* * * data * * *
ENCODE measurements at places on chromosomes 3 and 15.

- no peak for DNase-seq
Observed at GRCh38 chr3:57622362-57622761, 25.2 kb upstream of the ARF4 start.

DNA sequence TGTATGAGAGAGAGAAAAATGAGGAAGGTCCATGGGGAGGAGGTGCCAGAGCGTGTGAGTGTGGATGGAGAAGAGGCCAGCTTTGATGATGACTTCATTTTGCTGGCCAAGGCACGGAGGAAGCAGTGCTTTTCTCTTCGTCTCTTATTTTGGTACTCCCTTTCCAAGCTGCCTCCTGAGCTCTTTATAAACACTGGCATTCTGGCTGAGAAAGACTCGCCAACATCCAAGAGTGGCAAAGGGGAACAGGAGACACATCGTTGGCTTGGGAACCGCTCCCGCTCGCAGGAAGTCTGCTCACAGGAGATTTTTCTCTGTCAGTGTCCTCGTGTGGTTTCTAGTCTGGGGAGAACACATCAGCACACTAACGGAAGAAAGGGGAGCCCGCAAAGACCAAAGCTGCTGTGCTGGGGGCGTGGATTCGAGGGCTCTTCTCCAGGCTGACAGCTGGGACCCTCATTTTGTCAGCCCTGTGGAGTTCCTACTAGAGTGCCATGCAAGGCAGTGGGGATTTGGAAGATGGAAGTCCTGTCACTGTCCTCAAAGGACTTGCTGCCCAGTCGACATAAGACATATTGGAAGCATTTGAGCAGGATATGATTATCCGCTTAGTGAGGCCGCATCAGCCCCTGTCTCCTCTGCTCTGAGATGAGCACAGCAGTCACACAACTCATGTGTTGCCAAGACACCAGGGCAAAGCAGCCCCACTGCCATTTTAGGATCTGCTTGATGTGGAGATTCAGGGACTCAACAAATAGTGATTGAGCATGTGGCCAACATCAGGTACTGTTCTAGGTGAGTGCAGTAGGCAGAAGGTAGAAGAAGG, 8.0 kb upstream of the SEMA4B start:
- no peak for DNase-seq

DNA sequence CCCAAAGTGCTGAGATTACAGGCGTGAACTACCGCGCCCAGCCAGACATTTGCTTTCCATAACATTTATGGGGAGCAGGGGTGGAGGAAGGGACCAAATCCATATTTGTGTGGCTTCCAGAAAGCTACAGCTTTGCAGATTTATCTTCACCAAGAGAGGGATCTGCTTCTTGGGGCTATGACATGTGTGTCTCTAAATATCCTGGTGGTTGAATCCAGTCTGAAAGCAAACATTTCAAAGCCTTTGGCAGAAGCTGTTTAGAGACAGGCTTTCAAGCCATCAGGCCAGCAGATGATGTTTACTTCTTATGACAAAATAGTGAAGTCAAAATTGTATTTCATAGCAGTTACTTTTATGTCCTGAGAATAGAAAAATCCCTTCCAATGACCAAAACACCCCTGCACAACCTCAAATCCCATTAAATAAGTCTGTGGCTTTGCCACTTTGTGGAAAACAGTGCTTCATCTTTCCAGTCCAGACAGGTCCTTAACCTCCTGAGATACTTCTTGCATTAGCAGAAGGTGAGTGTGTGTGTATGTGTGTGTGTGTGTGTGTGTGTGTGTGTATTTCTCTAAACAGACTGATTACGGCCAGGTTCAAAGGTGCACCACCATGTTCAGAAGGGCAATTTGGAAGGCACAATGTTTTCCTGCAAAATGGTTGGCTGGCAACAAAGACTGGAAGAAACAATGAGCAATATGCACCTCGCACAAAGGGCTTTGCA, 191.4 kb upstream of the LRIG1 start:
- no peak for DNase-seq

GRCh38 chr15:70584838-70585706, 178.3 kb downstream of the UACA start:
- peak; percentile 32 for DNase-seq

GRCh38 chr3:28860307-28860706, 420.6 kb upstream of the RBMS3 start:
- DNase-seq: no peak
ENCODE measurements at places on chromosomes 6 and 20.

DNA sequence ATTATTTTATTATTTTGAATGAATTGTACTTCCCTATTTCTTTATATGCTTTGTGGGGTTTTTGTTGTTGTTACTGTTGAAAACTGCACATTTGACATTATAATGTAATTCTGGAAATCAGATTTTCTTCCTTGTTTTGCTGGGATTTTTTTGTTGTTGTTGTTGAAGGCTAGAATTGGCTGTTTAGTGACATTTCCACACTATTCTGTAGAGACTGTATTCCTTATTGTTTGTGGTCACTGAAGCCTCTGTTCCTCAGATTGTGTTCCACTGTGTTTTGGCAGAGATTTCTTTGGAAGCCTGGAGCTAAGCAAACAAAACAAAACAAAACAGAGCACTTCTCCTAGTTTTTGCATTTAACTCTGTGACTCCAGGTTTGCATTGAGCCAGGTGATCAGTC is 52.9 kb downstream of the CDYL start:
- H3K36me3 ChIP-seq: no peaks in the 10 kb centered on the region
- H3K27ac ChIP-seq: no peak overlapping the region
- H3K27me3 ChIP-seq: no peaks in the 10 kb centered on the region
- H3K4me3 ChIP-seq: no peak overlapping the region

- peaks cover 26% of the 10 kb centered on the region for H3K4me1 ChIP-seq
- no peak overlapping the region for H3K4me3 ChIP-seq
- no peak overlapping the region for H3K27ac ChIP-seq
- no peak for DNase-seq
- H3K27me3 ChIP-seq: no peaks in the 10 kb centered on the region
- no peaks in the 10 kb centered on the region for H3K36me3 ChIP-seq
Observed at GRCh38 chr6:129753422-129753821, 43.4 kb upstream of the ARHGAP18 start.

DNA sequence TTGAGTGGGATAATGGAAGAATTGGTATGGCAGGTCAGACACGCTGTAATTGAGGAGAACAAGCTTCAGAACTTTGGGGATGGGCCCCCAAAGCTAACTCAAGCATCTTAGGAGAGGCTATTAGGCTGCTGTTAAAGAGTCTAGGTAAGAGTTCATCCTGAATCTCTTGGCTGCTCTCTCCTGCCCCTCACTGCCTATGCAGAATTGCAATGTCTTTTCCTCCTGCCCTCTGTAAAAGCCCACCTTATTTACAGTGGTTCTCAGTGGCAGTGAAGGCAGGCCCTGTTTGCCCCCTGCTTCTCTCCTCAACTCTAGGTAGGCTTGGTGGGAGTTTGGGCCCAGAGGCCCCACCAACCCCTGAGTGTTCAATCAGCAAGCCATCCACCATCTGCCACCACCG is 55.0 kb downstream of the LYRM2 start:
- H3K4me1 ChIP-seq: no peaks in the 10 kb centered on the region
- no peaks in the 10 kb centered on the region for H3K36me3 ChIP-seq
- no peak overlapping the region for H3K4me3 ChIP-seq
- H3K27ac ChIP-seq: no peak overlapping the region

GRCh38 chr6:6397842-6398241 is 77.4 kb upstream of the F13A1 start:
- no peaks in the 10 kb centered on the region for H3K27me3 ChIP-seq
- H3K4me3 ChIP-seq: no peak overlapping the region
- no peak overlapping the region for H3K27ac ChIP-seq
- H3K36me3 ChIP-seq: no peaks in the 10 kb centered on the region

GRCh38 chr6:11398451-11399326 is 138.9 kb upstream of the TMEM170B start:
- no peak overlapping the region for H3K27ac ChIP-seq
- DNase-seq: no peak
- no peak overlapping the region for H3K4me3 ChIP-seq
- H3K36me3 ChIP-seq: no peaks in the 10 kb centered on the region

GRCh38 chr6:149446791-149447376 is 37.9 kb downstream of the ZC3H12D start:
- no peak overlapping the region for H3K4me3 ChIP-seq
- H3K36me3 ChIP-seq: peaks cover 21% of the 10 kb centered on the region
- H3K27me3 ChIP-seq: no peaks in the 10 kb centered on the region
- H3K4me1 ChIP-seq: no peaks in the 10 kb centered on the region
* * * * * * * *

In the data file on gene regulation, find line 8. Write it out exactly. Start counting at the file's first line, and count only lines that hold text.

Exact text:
GRCh38 chr15:70584838-70585706, 178.3 kb downstream of the UACA start: